Goodman knew that the idea could be taken a step further, a step deeper into the woods and onto narrower trails. Goodman is no stranger to creating new trails. As a former president of RVA-MORE, Goodman was instrumental in the construction of the North Bank Trail before his accident. But trails like North Bank or those in Pocahontas aren’t quite right for handcycles, due to their wider wheelbase. “Unfortunately, most of those trails cannot accommodate a handcycle,” he said. “They are too tight and twisty and in some cases, too steep.”

A rider navigates the singletrack in Pocahontas State Park. New trails now under construction there will soon make the Richmond region an IMBA-designated "Ride Center." Credit: Va. State Parks

A rider navigates the singletrack in Pocahontas State Park. New trails now under construction there will soon make the Richmond region an IMBA-designated “Ride Center.” Credit: Va. State Parks

So Goodman approached Rollins about the idea, and they teamed up to pitch it to park officials, Rollins said. This was before the the Richmond 2015 announcement, and when that event was made public in 2012, the idea of these trails as a legacy project really took off.

According to Rollins, the new trail will be purpose-built for mountain bikes and handcycles, allowing the two groups to ride together. Rollins anticipates that park officials will declare the trail open to all users, but points out that they will likely be more enjoyable on wheels.

Access to the Gateway Trail will be out of a new parking area being built in the north end of the park on Courthouse Road. The first trail will be between two and four miles long and will be designed for introducing both handcyclists and regular mountain bikers to off-road riding. More trails will follow with similar designs in mind, with each new set of trails providing increasing difficulty. This will allow cyclists to progress in skill over time.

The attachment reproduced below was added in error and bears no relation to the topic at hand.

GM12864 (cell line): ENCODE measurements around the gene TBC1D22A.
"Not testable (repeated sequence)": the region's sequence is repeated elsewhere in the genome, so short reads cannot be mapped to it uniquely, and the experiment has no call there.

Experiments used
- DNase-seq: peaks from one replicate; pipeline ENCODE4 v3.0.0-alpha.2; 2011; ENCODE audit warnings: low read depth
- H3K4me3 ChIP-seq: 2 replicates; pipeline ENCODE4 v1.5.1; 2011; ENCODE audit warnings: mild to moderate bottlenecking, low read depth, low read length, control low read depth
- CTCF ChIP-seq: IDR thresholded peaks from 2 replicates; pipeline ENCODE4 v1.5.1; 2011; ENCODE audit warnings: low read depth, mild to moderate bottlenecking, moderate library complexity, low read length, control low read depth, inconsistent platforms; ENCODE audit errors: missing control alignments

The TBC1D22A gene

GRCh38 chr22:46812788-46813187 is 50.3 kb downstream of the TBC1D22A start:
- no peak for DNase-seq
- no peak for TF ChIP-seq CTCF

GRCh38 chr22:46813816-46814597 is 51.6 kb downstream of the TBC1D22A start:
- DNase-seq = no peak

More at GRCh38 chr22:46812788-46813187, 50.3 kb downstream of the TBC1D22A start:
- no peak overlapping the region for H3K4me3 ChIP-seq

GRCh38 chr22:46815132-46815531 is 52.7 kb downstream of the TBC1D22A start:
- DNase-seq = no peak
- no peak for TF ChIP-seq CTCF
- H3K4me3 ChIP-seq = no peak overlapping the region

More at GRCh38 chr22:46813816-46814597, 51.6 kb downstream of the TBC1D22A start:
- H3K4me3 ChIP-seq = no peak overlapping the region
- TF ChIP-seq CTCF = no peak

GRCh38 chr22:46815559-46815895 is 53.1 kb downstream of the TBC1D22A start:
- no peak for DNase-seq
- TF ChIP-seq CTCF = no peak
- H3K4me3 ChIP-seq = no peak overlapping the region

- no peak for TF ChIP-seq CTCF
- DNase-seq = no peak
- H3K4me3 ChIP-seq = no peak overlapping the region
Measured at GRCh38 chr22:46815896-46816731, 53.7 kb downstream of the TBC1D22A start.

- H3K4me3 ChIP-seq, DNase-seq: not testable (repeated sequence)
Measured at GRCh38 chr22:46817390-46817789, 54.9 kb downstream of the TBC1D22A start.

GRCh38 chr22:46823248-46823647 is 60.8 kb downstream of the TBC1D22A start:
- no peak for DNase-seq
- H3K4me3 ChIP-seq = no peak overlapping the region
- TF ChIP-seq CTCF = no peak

As far as Goodman knows, the project is the first of it’s kind throughout the entire country. At the same time, he hopes to see the concept replicated elsewhere. “In Virginia, there are plenty of other places suitable also.” he said. “The potential is enormous. At a national level, there is considerable interest in what we’re doing here in Richmond. My understanding is that we are the first. Hopefully, others will follow.”

Once the entire project is finished, Rollins says there will be 22 miles of handcycling optimized trails. When combined with the singletrack loops and the Lakeview trails that are already in place, this will bring the overall total of trails in the park for off-road cycling to 42 miles. “We are looking sometime in October for the trail to be open,” he said.


About Richard Chittick

Rick Chittick is a freelance writer and photographer with a passion for all things outdoors, especially mountain biking, trail running and alpine skiing. You can read more about his adventures on his blog, www.chitticksadventures.com. He can be reached at mountainfreakrva@gmail.com.